What behavioral principles should educators be familiar with to understand student behavior?
Page 6 Generalization
Understanding the ABC model—particularly the relationships among antecedents, behaviors, and consequences—can help educators interpret student behaviors and, when necessary, adjust the environment to change those behaviors. Many times, the goal of such behavior change is to simultaneously decrease students’ challenging behaviors and increase desired behaviors. However, newly learned behaviors often only appear under the circumstances in which they were first learned (e.g., in the same place, with the same person and the same reinforcement). As a result, a student who has learned a more desirable behavior in one context may continue to struggle with challenging behavior in another context.
For behavioral change to be successful, students must demonstrate expected behaviors across varied conditions and over time. To facilitate this, educators need to teach in a way that helps students generalize newly learned behavior. Generalization includes:
The process in which a behavior is applied to new contexts. It includes (1) the transfer of the same behavior to new contexts, (2) the maintenance of the same behavior across time and in the absence of reinforcement, and (3) the generation of a new behavior that meets the same needs.
Maintenance of the behavior over time, even when reinforcement is not available
Transfer of behavior to new contexts (e.g., different people, settings, materials)
Generation of similar new behaviors that meet the same needs
For Your Information
Generalization applies to both desirable and challenging behaviors. Sometimes challenging classroom behaviors are transferred from other settings. For example, when an adolescent makes threats at home, the parent usually gives them what they want. The adolescent may generalize this behavior by making threats over time, in other places, or with other people.
Like other concepts in this module, generalization applies to both academic and behavioral learning. Educators recognize the importance of extending academic skills beyond the context in which they were learned. For example, students may be able to memorize multiplication facts and answer correctly given the right circumstances (e.g., a flash card drill). However, students ultimately need to learn to generalize multiplication concepts so they can solve more complex math problems, interpret distance scales on maps, or double recipes, among other skills.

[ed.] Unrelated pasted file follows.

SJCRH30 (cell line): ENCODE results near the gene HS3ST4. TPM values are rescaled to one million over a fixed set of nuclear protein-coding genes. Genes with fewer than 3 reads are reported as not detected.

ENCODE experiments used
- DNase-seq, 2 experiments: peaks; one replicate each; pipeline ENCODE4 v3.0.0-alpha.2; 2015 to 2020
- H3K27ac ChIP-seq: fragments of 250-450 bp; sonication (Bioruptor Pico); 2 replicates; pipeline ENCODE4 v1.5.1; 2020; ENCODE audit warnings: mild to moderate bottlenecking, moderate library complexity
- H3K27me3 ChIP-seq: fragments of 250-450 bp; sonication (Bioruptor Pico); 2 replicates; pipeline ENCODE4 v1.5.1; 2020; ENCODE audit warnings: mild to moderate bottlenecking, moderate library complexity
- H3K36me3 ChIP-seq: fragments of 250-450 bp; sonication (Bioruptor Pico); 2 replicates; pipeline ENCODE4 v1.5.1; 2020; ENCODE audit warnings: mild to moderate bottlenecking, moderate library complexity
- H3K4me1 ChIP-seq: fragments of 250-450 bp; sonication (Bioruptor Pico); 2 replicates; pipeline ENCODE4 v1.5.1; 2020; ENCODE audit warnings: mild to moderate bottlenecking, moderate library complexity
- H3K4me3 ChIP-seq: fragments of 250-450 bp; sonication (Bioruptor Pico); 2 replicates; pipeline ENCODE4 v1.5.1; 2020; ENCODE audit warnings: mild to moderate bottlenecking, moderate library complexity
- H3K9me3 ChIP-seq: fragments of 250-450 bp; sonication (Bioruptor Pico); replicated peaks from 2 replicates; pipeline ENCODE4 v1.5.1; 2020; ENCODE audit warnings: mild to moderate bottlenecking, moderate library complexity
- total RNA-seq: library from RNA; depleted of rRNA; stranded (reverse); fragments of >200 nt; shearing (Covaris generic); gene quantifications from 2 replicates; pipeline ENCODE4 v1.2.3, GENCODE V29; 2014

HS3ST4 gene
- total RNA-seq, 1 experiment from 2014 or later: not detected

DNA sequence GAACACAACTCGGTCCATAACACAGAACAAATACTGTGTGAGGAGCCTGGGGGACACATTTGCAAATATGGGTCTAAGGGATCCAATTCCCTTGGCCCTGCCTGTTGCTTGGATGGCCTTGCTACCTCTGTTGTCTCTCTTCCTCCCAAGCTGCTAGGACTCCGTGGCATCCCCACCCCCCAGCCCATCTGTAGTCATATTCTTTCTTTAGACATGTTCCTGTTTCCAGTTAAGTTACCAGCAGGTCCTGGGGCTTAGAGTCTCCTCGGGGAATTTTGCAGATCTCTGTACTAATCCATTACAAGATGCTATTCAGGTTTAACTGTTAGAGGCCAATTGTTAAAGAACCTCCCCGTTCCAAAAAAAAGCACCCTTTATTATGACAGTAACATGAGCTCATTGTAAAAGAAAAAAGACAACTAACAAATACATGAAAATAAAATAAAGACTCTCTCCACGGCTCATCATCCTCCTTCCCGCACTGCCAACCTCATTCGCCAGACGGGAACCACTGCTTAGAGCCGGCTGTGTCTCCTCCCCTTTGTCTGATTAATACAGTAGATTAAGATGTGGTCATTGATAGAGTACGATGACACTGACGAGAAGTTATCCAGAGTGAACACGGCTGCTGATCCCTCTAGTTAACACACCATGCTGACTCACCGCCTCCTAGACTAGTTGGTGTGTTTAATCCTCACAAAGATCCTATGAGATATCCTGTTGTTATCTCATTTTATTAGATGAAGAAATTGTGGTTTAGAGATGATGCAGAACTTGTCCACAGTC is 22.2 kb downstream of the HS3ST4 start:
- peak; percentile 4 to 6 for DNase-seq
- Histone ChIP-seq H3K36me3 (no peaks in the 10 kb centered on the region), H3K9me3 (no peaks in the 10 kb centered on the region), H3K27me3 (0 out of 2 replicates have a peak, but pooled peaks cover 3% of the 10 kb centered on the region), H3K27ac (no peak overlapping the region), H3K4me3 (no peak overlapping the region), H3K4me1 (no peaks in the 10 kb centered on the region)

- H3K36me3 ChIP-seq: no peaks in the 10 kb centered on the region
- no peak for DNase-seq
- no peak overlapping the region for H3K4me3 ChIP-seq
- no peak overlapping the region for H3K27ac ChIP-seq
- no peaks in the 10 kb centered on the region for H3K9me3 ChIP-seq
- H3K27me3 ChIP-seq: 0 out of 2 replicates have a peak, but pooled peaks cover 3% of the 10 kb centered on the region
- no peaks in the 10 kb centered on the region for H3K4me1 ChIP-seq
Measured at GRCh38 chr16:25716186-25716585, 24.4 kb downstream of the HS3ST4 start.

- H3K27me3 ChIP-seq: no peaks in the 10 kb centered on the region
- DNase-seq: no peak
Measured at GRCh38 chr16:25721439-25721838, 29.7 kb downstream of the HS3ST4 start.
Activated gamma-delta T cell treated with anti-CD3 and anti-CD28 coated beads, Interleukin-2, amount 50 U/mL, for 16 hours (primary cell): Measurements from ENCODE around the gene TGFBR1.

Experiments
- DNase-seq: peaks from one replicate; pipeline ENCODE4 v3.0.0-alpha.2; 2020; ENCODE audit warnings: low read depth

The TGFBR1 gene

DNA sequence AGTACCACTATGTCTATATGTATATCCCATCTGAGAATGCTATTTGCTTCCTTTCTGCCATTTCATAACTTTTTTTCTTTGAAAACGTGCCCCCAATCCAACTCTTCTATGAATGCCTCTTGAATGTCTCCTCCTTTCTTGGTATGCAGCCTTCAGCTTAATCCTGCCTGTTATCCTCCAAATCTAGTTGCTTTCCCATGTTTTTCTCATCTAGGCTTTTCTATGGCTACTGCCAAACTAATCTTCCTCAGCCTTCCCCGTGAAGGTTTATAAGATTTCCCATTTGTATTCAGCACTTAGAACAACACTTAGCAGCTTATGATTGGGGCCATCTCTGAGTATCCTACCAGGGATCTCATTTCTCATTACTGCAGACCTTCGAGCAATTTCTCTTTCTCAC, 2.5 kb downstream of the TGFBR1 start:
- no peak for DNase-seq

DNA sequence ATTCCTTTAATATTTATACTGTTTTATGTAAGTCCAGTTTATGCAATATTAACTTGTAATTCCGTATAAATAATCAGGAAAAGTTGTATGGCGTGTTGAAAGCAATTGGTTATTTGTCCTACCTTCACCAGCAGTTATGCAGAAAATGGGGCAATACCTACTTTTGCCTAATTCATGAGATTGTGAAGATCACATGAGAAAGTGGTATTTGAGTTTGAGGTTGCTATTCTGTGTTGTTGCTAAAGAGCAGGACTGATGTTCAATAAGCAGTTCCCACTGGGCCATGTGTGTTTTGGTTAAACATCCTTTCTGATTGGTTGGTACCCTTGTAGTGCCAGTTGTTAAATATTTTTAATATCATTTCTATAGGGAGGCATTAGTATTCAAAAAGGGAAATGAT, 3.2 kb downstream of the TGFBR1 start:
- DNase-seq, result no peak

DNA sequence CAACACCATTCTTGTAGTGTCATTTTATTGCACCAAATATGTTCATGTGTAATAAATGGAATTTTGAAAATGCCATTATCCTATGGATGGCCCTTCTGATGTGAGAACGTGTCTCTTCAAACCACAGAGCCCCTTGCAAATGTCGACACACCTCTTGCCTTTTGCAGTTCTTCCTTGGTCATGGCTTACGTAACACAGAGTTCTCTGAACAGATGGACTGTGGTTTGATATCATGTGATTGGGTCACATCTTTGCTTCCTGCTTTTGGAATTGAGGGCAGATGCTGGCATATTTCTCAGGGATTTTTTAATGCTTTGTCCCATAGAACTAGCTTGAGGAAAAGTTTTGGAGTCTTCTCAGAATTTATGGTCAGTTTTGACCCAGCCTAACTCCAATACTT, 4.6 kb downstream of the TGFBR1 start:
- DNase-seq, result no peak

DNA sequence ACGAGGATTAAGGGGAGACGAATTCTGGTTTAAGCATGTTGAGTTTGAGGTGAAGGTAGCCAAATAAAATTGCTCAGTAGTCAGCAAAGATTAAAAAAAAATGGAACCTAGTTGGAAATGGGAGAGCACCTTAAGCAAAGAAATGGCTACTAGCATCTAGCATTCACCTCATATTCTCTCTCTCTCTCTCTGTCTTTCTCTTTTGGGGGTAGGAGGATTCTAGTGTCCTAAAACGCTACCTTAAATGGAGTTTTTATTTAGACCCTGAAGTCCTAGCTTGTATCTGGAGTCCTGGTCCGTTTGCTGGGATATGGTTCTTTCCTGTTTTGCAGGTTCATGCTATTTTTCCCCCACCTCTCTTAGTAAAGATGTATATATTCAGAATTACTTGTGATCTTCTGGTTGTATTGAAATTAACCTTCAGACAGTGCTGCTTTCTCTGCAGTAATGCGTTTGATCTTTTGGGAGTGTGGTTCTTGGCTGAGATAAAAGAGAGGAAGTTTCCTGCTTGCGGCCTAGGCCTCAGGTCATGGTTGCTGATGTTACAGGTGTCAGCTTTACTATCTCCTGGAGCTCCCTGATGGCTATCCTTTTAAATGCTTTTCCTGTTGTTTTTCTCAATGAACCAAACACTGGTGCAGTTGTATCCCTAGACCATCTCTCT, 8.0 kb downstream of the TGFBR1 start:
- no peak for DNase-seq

Likewise, students have successfully learned a new behavior when they can maintain it over time, transfer it to new contexts, and generate new, similar behaviors. For example, consider a student who used to push his peers out of the way to get to the computer. The student learned to ask nicely (e.g., “May I have a turn, please?”) and learned to wait for his turn. While the behavior is currently effective in this specific situation, generalization is the larger objective. The examples in the table below show how the student might generalize this newly learned behavior.
Student’s ability to:
Maintain the behavior over time
The student continues to use polite requests for the computer for the remainder of the school year and beyond, even when the behavior is not reinforced.
Transfer the behavior to new contexts
The student begins asking for a turn during other activities (e.g., playing a board game), with other people (e.g., parents, siblings), and in other places (e.g., home, playground).
Generate similar new behaviors that meet the same needs
The student begins using different words (e.g., “Can I go next?”) or actions (e.g., waiting in line) to access a turn.
In the first two interviews, Johanna Staubitz offers more information on generalization, including why it is often overlooked, and she provides guidance on how educators can facilitate generalization. Next, Barbara Allen discusses the importance of generalization, in addition to providing examples of how she facilitates generalization with her students.
Johanna Staubitz, PhD, BCBA-D Assistant Professor, Department of Special Education Vanderbilt University